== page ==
Bill Roggio is a Senior Fellow at the Foundation for Defense of Democracies and the Editor of FDD's Long War Journal.

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7 Comments

  • Paddy Singh says:

    For the sake of the continuous loss of military and civilian lives it would be far more merciful to let the Taliban return to govern the country, rather than the inefficient puppets installed by the Yanks. Even the Afghan army is basically a collection of souls gathered for the little money they earn

    • Baz says:

      You’re absolutely right. It is time for the US and LWJ to start thinking of normalizing relations with a Taliban-ruled Afghanistan. The Taliban are basically the Muslim version of the ultra-orthodox Haredi Jews in terms of how they organize their conservative-patriarchal society, the roles of women, and their puritanical religious lifestyle full of chanting scripture all day long and no leisure and entertainment at all other than a few arranged marriage wedding celebrations. These Haredi Jews are accepted as a normal mainstream sect of Judaism, they are allowed to have their own insular ghetto neighborhoods in London, New York and throughout Israel where they live their puritanical lifetstyles similar to the Taliban and don’t integrate with the wider liberal society. If governments and societies can tolerate all that from ultra-orthodox Jews within their own major cities and capitals, then why can’t they tolerate ultra-orthodox Muslims living similarly in faraway Afghanistan? The Taliban have promised to prevent international terrorism from Afghan soil, and that public promise should be the foundational basis for future bilateral relations. I envision bilateral relations between a Taliban-ruled Afghanistan and western countries including the US, based on a similar model of how the west had good relations with the ultra-orthodox pre-Salman Saudi Arabia, in which the Afghans can maintain their ultra-orthodox culture in exchange for their cooperation to stop terrorism, and lucrative energy and natural resource extraction contracts. The model of how the west had good relations for many decades with the ultra-orthodox Saudi Arabia, can be replicated again in Afghanistan.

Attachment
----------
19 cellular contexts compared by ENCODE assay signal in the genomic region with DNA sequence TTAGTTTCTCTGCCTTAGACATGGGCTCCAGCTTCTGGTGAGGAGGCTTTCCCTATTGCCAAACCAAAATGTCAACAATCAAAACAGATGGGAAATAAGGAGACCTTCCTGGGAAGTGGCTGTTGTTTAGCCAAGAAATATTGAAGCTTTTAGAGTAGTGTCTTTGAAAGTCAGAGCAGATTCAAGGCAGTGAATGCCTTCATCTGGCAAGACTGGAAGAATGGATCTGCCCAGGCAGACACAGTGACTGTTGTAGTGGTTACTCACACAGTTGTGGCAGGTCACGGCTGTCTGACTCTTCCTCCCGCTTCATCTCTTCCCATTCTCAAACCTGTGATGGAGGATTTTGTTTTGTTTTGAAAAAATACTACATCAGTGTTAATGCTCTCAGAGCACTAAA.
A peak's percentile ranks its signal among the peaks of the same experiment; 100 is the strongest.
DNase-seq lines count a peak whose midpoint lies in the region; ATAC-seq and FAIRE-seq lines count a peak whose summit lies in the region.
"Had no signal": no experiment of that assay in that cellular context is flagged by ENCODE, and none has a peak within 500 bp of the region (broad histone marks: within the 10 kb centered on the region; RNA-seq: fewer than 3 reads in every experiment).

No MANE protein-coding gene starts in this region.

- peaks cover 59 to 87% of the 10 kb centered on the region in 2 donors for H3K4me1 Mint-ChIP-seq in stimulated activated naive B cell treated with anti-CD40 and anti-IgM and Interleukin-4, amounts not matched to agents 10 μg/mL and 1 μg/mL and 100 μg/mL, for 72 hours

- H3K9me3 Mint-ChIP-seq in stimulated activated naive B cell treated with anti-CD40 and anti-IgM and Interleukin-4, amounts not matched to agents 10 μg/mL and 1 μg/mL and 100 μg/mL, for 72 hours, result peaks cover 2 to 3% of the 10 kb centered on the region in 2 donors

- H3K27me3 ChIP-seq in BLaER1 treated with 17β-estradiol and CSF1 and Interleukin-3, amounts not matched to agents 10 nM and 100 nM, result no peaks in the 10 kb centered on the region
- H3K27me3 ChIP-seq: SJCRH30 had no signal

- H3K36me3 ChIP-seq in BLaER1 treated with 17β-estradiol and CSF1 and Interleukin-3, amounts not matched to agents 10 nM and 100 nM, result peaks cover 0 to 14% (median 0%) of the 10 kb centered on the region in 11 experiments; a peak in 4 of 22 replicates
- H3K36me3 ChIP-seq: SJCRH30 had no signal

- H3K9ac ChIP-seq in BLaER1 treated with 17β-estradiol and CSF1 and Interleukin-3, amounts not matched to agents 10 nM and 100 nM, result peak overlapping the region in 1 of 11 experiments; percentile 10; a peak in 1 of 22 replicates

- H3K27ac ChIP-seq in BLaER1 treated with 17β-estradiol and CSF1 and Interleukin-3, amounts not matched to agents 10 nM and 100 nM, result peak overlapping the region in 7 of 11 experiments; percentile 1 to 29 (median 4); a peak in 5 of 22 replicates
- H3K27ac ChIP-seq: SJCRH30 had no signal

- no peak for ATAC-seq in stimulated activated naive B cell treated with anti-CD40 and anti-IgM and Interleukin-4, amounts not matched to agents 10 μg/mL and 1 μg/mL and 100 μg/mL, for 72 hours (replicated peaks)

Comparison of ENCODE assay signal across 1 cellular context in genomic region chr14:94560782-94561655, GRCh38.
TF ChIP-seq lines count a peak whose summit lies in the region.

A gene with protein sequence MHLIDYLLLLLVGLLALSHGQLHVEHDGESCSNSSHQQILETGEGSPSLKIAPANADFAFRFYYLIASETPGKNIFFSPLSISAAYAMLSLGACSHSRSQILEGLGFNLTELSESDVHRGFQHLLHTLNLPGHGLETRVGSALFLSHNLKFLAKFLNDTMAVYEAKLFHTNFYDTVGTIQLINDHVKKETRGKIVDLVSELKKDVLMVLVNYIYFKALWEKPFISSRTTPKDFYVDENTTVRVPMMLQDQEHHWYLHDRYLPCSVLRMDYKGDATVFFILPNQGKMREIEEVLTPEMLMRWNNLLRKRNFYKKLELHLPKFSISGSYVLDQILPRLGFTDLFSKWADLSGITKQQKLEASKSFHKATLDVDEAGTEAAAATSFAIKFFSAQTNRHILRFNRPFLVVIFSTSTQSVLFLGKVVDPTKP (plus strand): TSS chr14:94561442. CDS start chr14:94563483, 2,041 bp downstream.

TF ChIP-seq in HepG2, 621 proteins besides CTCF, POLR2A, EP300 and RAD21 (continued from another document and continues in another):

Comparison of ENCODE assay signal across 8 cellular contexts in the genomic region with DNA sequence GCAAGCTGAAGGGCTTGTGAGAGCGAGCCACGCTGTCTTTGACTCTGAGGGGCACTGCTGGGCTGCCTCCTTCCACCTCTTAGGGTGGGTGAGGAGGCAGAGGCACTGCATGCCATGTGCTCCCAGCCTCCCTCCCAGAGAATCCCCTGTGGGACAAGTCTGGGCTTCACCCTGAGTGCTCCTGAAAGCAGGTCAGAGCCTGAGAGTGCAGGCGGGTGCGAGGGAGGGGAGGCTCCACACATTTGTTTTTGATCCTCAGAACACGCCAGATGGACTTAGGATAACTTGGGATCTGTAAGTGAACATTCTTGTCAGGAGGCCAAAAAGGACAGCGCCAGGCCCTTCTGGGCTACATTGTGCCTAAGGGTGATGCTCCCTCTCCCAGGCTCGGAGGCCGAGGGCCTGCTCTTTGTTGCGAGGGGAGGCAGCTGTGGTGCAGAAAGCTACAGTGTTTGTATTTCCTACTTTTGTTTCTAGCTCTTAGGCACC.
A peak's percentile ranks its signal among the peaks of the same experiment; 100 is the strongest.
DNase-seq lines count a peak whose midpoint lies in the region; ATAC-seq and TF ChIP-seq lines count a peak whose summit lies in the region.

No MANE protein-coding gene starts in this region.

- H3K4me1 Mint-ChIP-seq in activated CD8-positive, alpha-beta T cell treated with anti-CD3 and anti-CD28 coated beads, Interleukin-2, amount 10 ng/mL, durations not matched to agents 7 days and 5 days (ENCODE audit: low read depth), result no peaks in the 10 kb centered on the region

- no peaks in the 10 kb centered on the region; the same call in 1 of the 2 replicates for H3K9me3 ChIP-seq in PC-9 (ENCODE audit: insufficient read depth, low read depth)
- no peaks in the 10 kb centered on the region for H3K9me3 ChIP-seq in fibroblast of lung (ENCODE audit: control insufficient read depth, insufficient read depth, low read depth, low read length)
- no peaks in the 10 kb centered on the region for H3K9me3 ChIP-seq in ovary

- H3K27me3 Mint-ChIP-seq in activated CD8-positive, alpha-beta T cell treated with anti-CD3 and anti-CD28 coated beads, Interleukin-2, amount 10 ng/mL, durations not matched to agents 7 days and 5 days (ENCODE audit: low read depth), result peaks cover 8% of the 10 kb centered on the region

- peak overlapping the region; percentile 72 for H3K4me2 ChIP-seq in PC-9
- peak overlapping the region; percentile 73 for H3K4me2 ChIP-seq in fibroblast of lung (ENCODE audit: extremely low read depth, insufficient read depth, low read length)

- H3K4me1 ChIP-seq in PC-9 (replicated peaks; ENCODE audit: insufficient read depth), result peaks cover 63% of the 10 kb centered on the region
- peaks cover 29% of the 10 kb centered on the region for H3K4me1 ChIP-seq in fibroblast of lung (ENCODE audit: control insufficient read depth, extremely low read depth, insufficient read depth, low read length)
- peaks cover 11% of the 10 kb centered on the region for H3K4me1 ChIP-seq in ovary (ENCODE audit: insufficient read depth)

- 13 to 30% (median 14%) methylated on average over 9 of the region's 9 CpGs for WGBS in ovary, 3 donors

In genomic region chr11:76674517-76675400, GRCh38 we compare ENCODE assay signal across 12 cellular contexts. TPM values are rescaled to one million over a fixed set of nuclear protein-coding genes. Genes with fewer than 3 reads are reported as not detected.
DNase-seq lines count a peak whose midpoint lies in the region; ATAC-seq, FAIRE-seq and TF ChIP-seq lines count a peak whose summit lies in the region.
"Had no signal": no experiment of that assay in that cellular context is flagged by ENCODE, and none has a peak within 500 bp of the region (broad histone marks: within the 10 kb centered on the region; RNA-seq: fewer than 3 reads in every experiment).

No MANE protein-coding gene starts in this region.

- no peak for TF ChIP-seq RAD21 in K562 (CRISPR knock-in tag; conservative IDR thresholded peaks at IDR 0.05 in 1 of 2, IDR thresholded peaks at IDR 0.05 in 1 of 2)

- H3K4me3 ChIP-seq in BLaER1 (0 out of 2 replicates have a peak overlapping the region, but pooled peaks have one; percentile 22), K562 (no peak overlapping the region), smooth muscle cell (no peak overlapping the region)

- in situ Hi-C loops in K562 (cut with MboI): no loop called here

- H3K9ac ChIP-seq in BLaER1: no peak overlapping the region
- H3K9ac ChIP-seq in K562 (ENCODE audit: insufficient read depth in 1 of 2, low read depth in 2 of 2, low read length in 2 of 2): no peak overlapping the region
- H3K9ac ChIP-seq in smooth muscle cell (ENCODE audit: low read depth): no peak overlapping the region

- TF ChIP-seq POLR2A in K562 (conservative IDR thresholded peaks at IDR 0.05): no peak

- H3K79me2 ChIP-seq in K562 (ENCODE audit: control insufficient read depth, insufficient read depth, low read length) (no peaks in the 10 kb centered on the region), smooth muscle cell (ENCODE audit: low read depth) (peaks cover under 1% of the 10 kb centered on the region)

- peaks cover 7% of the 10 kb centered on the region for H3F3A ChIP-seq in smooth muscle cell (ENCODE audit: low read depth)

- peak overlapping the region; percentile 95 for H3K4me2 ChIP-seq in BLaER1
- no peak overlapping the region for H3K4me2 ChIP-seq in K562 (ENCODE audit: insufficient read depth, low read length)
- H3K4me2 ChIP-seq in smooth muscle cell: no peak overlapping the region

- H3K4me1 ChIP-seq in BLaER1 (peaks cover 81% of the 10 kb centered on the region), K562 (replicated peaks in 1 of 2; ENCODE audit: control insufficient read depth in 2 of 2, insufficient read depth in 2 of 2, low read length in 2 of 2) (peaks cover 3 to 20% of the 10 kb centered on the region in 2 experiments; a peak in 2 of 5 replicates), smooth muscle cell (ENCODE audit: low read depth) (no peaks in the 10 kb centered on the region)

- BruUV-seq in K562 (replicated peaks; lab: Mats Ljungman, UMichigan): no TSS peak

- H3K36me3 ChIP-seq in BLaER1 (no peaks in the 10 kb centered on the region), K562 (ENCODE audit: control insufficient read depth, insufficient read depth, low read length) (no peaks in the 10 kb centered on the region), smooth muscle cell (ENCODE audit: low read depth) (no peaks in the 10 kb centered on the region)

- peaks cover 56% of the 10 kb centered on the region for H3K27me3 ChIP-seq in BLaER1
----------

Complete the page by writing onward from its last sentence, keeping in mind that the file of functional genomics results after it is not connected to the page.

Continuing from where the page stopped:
• Murad Badshah says:

        Well Baz, in international politics and wars there is no such thing as moral and/or rational basis. If you are a mighty power who is unchallengeable, you can do whatever you want. You are a global policeman who can meddle wherever you want. You are the sole ‘exporter’ of democracy. You become a Mafia don on international level. You can invade a nation, occupy a country or kill people with out any excuse. What you say, you do or you see right, becomes rules and laws.